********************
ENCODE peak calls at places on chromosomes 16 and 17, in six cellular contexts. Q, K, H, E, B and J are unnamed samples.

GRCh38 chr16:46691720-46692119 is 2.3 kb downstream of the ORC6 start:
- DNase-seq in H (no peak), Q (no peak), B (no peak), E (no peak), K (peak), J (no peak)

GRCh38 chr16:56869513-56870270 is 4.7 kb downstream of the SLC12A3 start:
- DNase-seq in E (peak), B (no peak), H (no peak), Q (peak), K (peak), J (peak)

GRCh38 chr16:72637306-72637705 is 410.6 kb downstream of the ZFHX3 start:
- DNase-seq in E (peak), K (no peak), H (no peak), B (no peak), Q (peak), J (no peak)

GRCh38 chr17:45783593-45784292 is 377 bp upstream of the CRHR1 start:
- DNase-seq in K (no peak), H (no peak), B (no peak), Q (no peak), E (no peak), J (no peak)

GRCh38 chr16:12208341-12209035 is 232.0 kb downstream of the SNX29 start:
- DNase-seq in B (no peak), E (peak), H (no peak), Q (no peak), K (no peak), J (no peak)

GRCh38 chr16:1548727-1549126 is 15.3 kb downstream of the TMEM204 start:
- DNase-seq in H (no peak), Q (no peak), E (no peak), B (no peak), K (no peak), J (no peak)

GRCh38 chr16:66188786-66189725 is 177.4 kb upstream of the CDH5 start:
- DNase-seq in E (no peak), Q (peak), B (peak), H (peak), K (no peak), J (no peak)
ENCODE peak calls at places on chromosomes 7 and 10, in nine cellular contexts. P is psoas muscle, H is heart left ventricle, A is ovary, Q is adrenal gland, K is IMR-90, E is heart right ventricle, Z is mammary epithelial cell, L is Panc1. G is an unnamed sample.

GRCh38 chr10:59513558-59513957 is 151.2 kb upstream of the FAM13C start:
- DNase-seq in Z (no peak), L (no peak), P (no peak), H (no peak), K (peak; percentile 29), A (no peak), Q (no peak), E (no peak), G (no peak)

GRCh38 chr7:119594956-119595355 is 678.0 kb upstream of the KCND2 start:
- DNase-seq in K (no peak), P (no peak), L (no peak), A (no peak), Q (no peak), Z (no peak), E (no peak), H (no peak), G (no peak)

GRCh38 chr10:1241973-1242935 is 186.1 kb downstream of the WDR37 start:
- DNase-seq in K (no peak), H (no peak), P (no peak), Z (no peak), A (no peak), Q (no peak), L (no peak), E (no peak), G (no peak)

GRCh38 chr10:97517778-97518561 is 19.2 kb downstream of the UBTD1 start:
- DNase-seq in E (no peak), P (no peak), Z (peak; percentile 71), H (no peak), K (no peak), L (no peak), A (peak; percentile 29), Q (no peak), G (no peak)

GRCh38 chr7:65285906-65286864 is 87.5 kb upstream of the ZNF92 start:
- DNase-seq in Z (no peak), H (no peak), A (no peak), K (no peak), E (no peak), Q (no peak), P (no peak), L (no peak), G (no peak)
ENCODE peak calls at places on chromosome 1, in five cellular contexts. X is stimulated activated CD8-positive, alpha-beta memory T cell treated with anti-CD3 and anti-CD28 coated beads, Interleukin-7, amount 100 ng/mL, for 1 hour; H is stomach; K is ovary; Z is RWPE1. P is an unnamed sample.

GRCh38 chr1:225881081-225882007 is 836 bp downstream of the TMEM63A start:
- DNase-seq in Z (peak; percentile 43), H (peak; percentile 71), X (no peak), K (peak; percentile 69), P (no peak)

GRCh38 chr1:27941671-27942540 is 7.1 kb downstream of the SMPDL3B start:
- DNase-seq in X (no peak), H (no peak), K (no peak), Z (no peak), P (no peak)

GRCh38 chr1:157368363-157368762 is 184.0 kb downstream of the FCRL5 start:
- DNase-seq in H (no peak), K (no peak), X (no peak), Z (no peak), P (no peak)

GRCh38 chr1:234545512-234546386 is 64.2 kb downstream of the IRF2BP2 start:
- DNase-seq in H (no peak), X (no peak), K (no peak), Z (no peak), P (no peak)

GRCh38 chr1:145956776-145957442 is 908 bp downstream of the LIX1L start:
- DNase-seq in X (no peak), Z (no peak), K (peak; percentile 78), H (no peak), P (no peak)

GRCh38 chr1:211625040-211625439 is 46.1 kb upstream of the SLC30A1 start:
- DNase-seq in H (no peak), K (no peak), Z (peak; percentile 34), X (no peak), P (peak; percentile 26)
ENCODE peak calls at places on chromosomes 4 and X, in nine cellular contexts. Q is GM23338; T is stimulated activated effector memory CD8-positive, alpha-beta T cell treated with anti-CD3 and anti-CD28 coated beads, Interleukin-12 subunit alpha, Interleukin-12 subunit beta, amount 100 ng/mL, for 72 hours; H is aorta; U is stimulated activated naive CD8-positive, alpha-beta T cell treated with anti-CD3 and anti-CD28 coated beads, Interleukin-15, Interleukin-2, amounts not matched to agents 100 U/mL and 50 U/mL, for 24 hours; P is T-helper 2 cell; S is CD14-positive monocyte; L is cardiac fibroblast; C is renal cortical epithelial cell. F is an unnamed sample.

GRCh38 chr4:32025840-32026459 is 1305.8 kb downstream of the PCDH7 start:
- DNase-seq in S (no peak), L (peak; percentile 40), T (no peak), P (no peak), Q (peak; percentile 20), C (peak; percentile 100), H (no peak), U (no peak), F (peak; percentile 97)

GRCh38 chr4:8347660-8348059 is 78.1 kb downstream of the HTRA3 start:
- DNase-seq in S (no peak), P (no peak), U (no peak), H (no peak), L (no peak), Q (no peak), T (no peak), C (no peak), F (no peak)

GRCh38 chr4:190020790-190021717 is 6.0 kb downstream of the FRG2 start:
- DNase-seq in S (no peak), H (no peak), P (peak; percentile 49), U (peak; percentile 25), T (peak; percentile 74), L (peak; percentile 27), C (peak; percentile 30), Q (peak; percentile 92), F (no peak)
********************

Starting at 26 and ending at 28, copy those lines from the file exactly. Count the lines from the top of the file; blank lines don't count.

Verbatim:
- DNase-seq in Z (no peak), H (no peak), A (no peak), K (no peak), E (no peak), Q (no peak), P (no peak), L (no peak), G (no peak)
ENCODE peak calls at places on chromosome 1, in five cellular contexts. X is stimulated activated CD8-positive, alpha-beta memory T cell treated with anti-CD3 and anti-CD28 coated beads, Interleukin-7, amount 100 ng/mL, for 1 hour; H is stomach; K is ovary; Z is RWPE1. P is an unnamed sample.

GRCh38 chr1:225881081-225882007 is 836 bp downstream of the TMEM63A start: